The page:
World Bank upwardly revises SA's GDP outlook

play article
Subscribers can listen to this article
The World Bank on Tuesday released its June 2021 Global Economic Prospects Report. iStock
The World Bank on Tuesday released its June 2021 Global Economic Prospects Report. iStock
  • The global economy is set to grow 5.6% this year, its fastest post-recession pace in 80 years, says the World Bank.
  • The multilateral institution also revised SA's growth outlook from 3.3% to 3.5%.
  • Despite recoveries, global output is expected to be 2% below pre-pandemic projections by the end of the year.

The World Bank has revised the South African economy's growth outlook from 3.3% to 3.5%.

The multilateral institution on Tuesday released its June 2021 Global Economic Prospects report. It also highlighted expectations for global growth to expand 5.6%, the fastest post-recession pace in 80 years. This projection is also upwardly revised from January's global growth forecast of 4%.

The International Monetary Fund by comparison expects global economic growth of 6%, and SA economic growth of 3.1%.

Domestic expectations by the SA Reserve Bank, Treasury and local economists see growth anywhere between 3% and 5%.

"Fiscal pressures and weak public investment growth dim South Africa’s near-term growth prospects, and structural impediments to potential growth remain," the World Bank's report read.

Earlier on Tuesday, Stats SA released first-quarter GDP figures. On a quarter-on-quarter annualised basis, GDP expanded 4.6%, above the market consensus of 3.1%, Fin24 previously reported.

The World Bank in its report said that, despite projected global recovery, output will still be 2% below pre-pandemic projections by the end of the year. The Covid-19 pandemic still weighs on economies.

"While there are welcome signs of global recovery, the pandemic continues to inflict poverty and inequality on people in developing countries around the world," said World Bank Group President David Malpass.

Particularly in low-income economies where vaccination has lagged, the pandemic has reversed gains made in reducing poverty, the World Bank noted.

Economies such as the US and China are expected to achieve growth of 6.8% and 8.5% respectively. Excluding China, emerging market and developing economies are expected to collectively grow by 4.4%.

Particularly for Sub-Saharan Africa which is coming off a contraction of 2.4% in 2020, growth is expected to reach 2.8% this year, followed by 3.3% next year. Increasing demand from China and the US, higher commodity prices and the containment of Covid-19 will support growth.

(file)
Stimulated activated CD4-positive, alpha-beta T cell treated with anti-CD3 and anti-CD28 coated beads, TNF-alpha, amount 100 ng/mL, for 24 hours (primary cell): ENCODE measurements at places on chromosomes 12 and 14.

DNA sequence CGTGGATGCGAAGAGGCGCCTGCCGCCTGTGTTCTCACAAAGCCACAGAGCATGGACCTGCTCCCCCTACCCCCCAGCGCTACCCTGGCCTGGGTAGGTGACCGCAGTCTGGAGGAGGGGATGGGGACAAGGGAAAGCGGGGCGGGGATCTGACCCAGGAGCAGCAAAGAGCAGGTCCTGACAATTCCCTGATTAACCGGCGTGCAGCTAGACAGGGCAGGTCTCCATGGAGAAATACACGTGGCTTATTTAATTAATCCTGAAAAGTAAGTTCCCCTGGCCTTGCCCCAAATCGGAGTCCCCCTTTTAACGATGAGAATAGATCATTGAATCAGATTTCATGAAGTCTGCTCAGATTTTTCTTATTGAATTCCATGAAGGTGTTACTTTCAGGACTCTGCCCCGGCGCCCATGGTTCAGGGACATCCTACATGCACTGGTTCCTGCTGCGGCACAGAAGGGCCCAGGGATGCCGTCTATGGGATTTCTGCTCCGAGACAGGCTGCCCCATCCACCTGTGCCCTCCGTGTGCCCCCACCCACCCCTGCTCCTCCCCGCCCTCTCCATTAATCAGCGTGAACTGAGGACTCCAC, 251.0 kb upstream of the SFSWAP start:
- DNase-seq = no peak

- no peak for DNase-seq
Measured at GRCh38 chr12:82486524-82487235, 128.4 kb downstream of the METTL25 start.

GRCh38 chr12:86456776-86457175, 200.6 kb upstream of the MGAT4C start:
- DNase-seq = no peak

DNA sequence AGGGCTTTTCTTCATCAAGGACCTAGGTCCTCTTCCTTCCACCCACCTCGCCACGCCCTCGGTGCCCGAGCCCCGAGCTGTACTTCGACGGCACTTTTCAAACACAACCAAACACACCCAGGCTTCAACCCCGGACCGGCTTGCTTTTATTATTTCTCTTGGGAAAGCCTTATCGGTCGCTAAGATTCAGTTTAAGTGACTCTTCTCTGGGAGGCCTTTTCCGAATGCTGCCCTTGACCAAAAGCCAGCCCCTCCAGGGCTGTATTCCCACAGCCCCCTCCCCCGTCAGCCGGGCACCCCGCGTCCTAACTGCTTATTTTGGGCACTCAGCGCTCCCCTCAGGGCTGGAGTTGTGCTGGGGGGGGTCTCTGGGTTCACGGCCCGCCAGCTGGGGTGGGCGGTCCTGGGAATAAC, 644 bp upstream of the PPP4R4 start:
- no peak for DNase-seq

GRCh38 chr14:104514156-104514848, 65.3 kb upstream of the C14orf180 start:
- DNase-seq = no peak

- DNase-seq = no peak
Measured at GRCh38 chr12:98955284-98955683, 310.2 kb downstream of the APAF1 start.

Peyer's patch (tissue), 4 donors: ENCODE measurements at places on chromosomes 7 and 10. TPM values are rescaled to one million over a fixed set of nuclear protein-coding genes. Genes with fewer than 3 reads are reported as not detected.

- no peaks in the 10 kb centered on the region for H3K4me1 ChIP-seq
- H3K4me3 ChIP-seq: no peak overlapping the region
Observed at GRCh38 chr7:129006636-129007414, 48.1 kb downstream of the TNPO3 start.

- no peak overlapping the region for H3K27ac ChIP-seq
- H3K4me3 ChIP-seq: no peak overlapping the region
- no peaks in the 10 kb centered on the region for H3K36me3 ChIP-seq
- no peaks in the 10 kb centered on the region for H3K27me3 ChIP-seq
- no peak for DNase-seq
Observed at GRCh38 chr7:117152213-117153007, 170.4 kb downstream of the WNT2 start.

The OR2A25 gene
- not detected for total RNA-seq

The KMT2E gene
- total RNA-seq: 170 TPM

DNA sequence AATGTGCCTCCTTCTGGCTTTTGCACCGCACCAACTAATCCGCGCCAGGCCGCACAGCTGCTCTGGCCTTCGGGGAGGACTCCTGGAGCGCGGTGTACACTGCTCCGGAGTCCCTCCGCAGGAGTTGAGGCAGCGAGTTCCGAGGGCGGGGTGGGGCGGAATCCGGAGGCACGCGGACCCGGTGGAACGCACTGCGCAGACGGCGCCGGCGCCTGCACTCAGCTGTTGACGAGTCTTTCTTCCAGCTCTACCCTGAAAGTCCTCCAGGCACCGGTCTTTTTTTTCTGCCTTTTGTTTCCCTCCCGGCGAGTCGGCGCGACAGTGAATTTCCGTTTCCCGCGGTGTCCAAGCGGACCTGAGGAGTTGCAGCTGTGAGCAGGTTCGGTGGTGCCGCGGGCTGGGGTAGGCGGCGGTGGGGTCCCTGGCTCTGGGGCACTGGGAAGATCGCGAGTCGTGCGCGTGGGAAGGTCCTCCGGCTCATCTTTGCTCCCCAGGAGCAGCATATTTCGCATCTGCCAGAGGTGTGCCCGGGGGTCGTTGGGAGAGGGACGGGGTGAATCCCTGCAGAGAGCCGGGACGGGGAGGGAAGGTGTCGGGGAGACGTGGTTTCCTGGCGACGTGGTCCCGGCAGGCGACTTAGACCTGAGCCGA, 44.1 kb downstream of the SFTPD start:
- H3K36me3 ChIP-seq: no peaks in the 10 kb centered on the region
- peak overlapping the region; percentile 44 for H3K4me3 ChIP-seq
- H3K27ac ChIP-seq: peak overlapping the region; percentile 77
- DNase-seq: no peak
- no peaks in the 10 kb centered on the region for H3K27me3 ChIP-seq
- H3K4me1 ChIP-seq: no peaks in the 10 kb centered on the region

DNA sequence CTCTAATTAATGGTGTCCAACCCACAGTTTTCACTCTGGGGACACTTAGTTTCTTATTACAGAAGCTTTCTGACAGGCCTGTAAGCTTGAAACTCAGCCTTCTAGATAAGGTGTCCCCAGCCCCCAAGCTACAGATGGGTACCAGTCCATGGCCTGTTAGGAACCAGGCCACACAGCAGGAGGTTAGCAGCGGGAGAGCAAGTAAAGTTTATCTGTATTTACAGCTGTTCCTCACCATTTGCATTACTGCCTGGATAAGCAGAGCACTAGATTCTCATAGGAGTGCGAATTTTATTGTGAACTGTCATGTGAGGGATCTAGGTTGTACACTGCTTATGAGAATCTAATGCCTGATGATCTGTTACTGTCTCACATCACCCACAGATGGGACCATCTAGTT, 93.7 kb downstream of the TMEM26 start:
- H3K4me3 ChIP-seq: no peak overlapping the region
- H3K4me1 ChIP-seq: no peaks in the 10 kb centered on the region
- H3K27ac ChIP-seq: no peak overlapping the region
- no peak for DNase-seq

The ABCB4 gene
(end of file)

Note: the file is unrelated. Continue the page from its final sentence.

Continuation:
So far, activity in the regions three largest economies - Angola, Nigeria and South Africa - has particularly recovered, the World Bank said.

"Many industrial and agricultural commodity exporting countries experienced deep contractions last year. In tourism-reliant countries, international arrivals have been at a near-halt, and tourism is likely to remain slow until wider vaccination permits safe reopening to international travel," the report read.

The World Bank noted that among the downside risks to growth include logistical challenges that may slow vaccinations in some countries in the region, an oil price drop for major oil exporters and rising conflicts.

"At the same time, the pace of vaccinations could surpass expectations, restoring consumer and business confidence and strengthening the recovery. A stronger-than-expected rally in metal and oil prices could boost revenues," the World Bank said.

We live in a world where facts and fiction get blurred
In times of uncertainty you need journalism you can trust. For only R75 per month, you have access to a world of in-depth analyses, investigative journalism, top opinions and a range of features. Journalism strengthens democracy. Invest in the future today.
Subscribe to News24
Rand - Dollar
Rand - Pound
Rand - Euro
Rand - Aus dollar
Rand - Yen
Brent Crude
Top 40
All Share
Resource 10
Industrial 25
Financial 15
All JSE data delayed by at least 15 minutes Iress logo
Company Snapshot
Voting Booth
In light of the recent looting, do you think a basic income grant is the right approach to deal with SA’s hunger and poverty problems?
Please select an option Oops! Something went wrong, please try again later.
It will go a long way in helping fight the symptoms of SA’s entrenched inequality, especially for those who are starving right now
20% - 1488 votes
SA’s problems are complex, and we instead need to spend that money on building and growing our economy, which will help the country in the long run
31% - 2302 votes
All grants are a problem as they foster a reliance on handouts
49% - 3641 votes